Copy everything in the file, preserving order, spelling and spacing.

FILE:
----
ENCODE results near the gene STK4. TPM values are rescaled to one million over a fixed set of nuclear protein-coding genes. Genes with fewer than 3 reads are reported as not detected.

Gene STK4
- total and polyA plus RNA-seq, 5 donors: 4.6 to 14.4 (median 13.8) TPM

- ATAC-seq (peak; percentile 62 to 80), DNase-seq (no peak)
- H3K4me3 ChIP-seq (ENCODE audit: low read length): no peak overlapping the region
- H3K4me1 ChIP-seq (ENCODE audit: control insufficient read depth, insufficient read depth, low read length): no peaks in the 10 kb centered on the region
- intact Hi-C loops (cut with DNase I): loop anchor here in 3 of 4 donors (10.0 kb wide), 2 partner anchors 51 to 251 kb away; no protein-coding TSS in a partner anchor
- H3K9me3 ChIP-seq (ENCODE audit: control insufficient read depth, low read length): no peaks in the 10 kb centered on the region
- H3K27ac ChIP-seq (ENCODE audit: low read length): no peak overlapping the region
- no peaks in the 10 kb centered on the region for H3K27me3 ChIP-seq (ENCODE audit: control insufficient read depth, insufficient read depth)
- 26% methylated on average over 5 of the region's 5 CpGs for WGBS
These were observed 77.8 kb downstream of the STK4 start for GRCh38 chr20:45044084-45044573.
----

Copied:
ENCODE results near the gene STK4. TPM values are rescaled to one million over a fixed set of nuclear protein-coding genes. Genes with fewer than 3 reads are reported as not detected.

Gene STK4
- total and polyA plus RNA-seq, 5 donors: 4.6 to 14.4 (median 13.8) TPM

- ATAC-seq (peak; percentile 62 to 80), DNase-seq (no peak)
- H3K4me3 ChIP-seq (ENCODE audit: low read length): no peak overlapping the region
- H3K4me1 ChIP-seq (ENCODE audit: control insufficient read depth, insufficient read depth, low read length): no peaks in the 10 kb centered on the region
- intact Hi-C loops (cut with DNase I): loop anchor here in 3 of 4 donors (10.0 kb wide), 2 partner anchors 51 to 251 kb away; no protein-coding TSS in a partner anchor
- H3K9me3 ChIP-seq (ENCODE audit: control insufficient read depth, low read length): no peaks in the 10 kb centered on the region
- H3K27ac ChIP-seq (ENCODE audit: low read length): no peak overlapping the region
- no peaks in the 10 kb centered on the region for H3K27me3 ChIP-seq (ENCODE audit: control insufficient read depth, insufficient read depth)
- 26% methylated on average over 5 of the region's 5 CpGs for WGBS
These were observed 77.8 kb downstream of the STK4 start for GRCh38 chr20:45044084-45044573.